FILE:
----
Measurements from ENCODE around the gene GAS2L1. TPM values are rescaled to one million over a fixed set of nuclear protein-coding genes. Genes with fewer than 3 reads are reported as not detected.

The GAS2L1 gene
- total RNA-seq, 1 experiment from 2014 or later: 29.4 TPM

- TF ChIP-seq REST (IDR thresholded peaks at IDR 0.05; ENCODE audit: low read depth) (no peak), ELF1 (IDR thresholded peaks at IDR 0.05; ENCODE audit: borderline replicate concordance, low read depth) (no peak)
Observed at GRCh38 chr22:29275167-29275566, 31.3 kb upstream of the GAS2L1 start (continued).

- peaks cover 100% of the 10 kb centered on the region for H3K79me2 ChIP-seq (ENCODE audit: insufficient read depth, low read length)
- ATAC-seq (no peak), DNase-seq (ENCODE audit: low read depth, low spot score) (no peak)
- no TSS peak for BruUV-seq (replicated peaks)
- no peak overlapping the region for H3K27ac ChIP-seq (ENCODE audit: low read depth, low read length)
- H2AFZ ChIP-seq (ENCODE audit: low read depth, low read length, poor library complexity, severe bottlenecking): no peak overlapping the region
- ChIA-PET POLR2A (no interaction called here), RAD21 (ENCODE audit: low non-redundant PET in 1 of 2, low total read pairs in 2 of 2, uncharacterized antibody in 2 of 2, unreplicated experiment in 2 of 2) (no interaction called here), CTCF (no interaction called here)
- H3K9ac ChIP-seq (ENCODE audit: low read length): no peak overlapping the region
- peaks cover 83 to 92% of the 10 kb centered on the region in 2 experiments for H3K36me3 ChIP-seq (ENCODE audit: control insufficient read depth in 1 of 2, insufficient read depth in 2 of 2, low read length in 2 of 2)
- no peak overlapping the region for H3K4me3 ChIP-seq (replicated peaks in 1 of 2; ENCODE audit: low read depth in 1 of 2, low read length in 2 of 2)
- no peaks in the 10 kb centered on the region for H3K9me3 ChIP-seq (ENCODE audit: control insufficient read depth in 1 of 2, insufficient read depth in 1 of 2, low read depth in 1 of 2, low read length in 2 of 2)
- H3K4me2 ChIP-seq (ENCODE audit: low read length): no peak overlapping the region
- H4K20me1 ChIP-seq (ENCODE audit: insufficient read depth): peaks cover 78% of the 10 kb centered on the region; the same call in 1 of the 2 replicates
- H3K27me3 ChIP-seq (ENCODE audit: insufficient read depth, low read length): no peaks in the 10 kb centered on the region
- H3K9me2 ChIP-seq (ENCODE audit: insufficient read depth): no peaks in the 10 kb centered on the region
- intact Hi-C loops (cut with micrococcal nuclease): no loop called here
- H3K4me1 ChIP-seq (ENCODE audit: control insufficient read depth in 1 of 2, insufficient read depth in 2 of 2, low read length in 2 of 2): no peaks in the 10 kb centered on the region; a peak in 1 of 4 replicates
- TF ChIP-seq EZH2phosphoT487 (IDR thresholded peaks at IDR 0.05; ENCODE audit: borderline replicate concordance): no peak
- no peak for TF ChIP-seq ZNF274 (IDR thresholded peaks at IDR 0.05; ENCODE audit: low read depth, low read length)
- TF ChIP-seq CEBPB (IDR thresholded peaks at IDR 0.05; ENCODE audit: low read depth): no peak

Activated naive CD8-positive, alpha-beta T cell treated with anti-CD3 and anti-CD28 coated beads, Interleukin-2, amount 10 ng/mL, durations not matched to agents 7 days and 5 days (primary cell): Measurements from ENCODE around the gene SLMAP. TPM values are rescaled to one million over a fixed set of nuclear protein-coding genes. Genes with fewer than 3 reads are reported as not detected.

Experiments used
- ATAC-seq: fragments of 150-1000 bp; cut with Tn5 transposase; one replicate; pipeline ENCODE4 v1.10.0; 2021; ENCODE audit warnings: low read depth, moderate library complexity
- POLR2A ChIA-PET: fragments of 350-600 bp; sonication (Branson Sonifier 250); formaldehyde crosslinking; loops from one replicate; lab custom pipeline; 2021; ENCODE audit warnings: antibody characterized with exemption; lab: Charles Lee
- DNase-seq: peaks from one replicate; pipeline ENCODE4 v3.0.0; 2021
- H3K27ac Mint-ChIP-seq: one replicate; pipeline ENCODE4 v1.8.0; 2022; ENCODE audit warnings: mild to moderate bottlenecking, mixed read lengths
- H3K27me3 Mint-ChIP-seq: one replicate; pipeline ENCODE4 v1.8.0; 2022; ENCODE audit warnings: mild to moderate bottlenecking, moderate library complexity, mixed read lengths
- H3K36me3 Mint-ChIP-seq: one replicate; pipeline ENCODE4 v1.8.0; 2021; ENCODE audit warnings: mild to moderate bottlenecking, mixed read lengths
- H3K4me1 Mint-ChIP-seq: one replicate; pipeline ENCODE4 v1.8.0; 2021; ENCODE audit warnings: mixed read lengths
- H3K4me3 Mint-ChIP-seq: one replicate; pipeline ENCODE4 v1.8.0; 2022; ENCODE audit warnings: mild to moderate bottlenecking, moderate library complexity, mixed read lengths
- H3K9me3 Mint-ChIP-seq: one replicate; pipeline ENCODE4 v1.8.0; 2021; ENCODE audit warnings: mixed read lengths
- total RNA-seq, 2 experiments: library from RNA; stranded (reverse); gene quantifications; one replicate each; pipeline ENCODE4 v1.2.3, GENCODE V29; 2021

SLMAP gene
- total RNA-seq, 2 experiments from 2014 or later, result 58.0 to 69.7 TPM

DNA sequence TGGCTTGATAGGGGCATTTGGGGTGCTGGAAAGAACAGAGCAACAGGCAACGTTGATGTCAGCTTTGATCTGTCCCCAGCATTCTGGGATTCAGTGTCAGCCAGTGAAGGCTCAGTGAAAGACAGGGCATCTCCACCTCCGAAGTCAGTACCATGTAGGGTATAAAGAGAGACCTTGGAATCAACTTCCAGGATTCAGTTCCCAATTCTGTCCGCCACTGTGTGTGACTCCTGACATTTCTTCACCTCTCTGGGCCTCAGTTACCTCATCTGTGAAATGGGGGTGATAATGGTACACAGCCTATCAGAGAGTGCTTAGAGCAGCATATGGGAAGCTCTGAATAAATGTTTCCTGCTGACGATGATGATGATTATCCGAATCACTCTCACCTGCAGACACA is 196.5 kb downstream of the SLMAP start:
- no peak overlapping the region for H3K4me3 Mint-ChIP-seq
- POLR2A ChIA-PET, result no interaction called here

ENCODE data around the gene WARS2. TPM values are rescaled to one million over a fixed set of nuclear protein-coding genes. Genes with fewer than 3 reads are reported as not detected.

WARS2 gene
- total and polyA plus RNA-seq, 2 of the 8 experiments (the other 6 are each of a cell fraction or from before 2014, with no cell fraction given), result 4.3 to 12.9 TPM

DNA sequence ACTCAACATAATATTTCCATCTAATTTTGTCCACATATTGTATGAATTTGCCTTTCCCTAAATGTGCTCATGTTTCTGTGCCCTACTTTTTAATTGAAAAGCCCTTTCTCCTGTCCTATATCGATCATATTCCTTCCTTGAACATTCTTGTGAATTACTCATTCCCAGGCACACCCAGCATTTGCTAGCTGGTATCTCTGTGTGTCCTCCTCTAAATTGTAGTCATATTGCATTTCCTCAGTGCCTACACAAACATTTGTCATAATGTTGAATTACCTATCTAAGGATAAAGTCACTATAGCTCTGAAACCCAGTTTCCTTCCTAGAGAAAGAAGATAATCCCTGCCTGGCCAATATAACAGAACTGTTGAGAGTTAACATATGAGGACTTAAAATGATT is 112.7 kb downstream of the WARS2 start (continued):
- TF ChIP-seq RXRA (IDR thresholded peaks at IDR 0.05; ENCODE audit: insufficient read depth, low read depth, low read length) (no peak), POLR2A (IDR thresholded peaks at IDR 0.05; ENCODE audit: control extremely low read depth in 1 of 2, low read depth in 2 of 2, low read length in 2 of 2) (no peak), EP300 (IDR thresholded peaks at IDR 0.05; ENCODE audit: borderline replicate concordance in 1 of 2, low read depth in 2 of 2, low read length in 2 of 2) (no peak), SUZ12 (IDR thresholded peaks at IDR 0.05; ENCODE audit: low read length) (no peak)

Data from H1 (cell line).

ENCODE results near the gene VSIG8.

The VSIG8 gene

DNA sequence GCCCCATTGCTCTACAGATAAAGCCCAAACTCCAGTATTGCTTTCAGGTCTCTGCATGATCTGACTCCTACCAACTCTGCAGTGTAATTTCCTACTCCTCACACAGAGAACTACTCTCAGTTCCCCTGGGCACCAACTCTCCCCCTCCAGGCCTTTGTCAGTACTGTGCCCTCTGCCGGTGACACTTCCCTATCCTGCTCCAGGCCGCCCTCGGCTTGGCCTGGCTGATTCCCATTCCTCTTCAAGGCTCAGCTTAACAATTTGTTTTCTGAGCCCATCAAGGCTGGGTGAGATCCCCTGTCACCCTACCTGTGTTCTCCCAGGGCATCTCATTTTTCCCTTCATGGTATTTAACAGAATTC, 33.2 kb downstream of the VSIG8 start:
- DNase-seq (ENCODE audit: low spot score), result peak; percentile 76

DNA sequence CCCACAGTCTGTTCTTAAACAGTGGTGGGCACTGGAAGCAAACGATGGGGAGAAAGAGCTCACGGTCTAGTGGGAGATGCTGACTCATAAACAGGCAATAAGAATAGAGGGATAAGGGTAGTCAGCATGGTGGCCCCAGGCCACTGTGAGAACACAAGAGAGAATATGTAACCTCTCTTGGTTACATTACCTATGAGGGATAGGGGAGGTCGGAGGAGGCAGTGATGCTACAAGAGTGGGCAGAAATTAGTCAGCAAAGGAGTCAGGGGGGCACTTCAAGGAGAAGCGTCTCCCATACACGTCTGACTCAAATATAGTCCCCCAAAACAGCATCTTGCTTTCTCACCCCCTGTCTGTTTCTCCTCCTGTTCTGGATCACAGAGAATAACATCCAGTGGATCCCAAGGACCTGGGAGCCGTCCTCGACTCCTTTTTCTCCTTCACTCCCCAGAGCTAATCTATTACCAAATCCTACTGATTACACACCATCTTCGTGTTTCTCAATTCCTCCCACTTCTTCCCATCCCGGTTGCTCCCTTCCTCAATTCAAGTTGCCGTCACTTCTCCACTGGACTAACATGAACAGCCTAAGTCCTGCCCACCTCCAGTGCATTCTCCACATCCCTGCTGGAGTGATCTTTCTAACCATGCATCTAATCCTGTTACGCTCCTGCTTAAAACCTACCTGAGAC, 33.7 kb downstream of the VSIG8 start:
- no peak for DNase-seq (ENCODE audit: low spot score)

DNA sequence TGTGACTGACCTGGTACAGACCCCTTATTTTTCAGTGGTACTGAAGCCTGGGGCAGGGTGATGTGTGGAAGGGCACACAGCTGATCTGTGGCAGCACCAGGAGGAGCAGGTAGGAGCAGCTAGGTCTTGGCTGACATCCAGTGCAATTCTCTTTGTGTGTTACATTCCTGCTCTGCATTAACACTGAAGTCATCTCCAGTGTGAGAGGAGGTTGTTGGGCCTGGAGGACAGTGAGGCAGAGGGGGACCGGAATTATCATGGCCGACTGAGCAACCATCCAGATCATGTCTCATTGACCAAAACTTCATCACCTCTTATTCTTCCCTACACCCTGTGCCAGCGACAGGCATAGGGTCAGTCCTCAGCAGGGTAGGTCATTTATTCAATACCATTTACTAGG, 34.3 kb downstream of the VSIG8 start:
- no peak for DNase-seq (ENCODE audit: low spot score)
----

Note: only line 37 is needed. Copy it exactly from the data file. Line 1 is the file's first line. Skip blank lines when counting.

SLMAP gene